Chief Executive Officer of Citigroup Michael Corbat speaks at a European Financial Forum event in Dublin, Ireland February 13, 2019.
Clodagh Kilcoyne | Reuters
When Citigroup president Jamie Forese announced he was stepping down in April 2019, it set off a chain of events that culminated Thursday when the firm announced it will appoint Jane Fraser as CEO, making her the first female head of a major U.S. bank.
Forese, a 33-year veteran of Citigroup, was widely seen as CEO Michael Corbat’s heir apparent, the person who would take over the third-biggest U.S. bank if something happened to Corbat. Now, it was anybody’s game.
Fraser, a rising star and former McKinsey partner who ran the bank’s sprawling Latin American operations, saw the opening she’d been waiting for.
She let Corbat know that she was getting interest from executive recruiters to run a major bank, and if Corbat wanted her to stay, she needed to be promoted, according to people with knowledge of the situation.
It was effectively a two-horse race: Stephen Bird, who led Citigroup’s consumer bank at the time, also told Corbat that he was fielding calls from interested parties and needed clarity.
The matter was settled by October of last year, when Fraser was named president – Forese’s old title – and the new global head of consumer banking. She was generally more popular internally than Bird, whose top-down style, fashioned during his years in Asia, rubbed some the wrong way. Bird left Citigroup, and later was named CEO of British asset manager Standard Life Aberdeen.
At the time, Corbat told insiders that he envisioned being Citigroup CEO for another two to three years.
It turns out, a series of events – some unforeseeable, others more squarely under Corbat’s responsibility— made him speed up his retirement plans. Instead of staying for another three years after that October 2019 announcement, he will leave in February, or about 18 months after making Fraser president.
Technology fumbles and stock stumbles
For years, regulators have told Citigroup that its technology systems – cobbled together through decades of acquisitions – were subpar. The bank would push back, telling the regulators it was an unfair assessment.
But when Citigroup made a mistaken payment of nearly $900 million to Revlon lenders, the company couldn’t make that argument anymore. The bank called the massive blunder a “clerical error” and asked for the lenders to return the money. Some are refusing to do so, and the matter is now tied up in court.
During much of his tenure, Corbat focused on trying to hit targets he’d given for the bank’s efficiency ratio, which is an industry metric that looks at expenses as a percentage of revenue. But he struggled to do so at times, and that resulted in a focus on keeping costs down.
“Infrastructure spending was a choice,” said one of the people with knowledge of the situation. “Mike opted to deliver a better operating ratio rather than invest in the infrastructure.”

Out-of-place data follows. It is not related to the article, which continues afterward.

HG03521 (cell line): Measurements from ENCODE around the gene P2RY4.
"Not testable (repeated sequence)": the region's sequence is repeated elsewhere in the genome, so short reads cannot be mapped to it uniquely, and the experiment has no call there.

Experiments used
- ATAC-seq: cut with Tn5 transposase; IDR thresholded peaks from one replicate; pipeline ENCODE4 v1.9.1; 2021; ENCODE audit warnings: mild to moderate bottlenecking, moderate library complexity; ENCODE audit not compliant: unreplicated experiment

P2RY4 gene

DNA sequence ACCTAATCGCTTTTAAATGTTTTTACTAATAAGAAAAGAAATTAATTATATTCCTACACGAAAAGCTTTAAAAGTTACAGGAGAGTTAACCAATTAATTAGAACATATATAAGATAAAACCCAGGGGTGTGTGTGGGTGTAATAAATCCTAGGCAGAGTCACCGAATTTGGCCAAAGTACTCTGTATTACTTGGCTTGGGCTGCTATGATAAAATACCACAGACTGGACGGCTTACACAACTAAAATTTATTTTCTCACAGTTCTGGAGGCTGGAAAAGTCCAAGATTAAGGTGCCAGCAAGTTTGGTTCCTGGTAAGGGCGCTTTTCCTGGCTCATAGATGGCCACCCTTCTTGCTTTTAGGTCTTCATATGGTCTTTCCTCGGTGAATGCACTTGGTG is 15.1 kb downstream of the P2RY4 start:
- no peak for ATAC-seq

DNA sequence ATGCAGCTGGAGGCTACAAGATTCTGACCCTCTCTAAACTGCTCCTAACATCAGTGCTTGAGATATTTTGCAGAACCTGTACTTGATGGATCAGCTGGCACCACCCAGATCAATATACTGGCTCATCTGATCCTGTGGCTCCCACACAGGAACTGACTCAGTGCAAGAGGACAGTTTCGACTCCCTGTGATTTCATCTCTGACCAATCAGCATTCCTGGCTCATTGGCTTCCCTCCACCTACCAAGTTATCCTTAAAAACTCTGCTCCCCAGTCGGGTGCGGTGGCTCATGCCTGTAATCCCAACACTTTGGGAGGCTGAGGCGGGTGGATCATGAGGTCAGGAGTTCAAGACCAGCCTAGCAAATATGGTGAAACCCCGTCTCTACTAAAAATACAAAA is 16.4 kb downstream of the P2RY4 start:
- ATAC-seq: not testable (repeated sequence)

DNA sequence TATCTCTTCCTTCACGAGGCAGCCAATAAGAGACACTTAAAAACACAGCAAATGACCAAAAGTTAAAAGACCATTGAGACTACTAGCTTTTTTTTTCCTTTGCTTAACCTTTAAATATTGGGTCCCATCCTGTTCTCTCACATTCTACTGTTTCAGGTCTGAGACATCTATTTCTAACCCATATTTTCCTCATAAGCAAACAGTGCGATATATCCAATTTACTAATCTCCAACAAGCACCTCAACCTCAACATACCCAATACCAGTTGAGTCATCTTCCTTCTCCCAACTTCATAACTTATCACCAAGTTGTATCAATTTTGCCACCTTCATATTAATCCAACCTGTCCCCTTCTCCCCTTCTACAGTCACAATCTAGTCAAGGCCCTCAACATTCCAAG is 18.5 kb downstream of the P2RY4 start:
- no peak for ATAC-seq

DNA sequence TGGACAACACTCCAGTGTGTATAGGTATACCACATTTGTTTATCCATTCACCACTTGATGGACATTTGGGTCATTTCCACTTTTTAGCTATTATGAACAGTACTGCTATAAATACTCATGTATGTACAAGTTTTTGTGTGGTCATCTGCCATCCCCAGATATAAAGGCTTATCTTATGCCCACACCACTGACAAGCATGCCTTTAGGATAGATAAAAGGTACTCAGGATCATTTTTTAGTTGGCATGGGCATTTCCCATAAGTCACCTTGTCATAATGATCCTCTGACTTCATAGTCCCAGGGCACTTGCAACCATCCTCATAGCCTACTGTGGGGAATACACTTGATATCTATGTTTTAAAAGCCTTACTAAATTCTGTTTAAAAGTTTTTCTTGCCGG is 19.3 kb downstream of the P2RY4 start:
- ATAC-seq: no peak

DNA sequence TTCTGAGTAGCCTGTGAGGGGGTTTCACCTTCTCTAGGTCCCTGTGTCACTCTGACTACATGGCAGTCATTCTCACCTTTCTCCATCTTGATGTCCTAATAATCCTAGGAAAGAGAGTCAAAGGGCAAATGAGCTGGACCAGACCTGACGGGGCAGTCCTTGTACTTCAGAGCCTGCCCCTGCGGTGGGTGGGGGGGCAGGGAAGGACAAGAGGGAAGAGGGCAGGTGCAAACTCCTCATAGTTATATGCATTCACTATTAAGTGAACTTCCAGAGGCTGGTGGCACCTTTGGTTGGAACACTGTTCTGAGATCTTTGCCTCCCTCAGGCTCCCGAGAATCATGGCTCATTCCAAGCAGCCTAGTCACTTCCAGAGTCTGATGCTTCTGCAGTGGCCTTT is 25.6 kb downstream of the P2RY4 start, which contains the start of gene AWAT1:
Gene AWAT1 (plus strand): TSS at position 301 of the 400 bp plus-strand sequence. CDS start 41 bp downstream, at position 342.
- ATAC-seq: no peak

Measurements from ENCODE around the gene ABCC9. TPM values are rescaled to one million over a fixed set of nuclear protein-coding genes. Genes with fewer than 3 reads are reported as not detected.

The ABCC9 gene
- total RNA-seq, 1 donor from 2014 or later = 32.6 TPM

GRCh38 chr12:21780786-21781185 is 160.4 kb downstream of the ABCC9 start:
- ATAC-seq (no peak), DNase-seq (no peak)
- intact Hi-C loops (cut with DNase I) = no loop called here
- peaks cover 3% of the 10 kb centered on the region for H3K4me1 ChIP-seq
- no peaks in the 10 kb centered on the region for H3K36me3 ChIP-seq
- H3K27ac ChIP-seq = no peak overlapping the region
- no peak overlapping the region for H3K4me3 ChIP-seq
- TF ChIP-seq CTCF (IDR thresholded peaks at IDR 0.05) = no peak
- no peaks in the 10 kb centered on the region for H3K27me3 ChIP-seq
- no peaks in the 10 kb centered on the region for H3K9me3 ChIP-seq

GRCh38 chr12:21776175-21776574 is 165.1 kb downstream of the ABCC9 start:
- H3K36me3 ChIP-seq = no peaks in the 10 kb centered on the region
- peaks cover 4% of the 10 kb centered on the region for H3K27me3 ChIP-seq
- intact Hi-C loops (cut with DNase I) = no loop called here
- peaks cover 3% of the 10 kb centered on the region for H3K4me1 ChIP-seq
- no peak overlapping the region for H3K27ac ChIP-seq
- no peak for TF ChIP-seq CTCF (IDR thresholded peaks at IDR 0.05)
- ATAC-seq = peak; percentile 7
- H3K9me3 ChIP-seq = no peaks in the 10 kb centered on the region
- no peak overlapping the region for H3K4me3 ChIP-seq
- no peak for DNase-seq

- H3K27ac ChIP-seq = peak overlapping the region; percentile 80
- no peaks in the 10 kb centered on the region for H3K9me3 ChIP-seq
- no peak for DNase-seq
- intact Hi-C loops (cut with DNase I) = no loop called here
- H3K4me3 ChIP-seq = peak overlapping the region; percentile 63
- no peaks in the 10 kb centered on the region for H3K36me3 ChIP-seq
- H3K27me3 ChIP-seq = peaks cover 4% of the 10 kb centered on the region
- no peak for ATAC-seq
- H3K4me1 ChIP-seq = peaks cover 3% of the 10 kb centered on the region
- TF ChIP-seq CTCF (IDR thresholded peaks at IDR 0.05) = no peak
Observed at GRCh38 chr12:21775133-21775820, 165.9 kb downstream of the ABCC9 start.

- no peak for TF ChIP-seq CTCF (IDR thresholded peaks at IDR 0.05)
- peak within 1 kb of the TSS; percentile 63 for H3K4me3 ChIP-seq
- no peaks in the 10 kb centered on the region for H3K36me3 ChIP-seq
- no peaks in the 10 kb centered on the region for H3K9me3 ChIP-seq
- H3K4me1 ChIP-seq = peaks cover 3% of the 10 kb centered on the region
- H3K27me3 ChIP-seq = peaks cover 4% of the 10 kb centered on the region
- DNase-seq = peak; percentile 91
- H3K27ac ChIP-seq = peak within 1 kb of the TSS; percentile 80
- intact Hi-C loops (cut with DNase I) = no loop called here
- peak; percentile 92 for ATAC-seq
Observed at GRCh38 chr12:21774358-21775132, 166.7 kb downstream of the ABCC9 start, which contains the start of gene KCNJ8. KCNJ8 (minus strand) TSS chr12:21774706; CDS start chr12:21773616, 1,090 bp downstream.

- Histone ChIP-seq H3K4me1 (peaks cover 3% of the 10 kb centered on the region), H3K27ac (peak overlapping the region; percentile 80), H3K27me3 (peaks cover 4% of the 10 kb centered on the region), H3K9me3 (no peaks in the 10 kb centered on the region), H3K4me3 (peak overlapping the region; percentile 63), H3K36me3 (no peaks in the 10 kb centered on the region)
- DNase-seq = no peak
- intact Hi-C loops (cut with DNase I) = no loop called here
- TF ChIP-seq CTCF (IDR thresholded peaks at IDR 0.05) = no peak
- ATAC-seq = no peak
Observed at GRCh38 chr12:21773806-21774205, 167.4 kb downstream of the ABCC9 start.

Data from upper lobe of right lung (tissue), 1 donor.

Then there’s the stock price. Citigroup nearly capsized during the financial crisis, and Corbat inherited a sprawling, inefficient empire when he took over in 2012.
Even though he was dealt a tough hand, however, he made strategic decisions that in hindsight look like fumbles. Despite its presence on street corners across New York City, Citigroup has always had far fewer branches than rivals JPMorgan Chase and Bank of America. While those firms were busy building out that branch network during and after the financial crisis, Citigroup didn’t expand, giving those lenders a distinct funding advantage.
The result is that Citigroup stock has climbed about 40% since Corbat’s tenure started in October 2012, compared with the 140% increase of JPMorgan shares in that period.
Investors, including ValueAct Capital, an activist hedge fund based in San Francisco, may have been growing impatient with Corbat, according to the people. ValueAct founder Jeff Ubben left the fund in June. Others have pushed back on that assertion, saying that investors didn’t agitate for change and pointed out that Citigroup stock had touched $80 a share in January, before the coronavirus pandemic struck. They now hover around $50 a share.
This year, the shares have lost 36%, leaving the bank trading below its book value.
When Citigroup released its press release announcing Fraser as CEO, the media immediately fixated on the historic nature of the announcement: The U.S. banking industry, dominated by men for decades, will finally have a female CEO at a top bank.
But that obscured the weird timing of the announcement. Executives who report directly to Fraser had no idea the news would hit, according to people with knowledge of the matter. Veteran bank analyst Mike Mayo was also surprised, saying in a research note that “CEOs don’t typically want to leave in the middle of a crisis, especially if upside is pending.”
When asked about the details in this article, Citigroup spokeswoman Jennifer Lowney had this statement:
“It has been Mike’s intention to retire in 2021 since Jane was appointed president of Citi last year,” Lowney said. “Announcing his plans now allows ample time for a smooth CEO transition, which was important to Mike given that he did not benefit from one.”
“As CEO, Mike increased Citi’s returns significantly, closing the gap with our peers,” she concluded.
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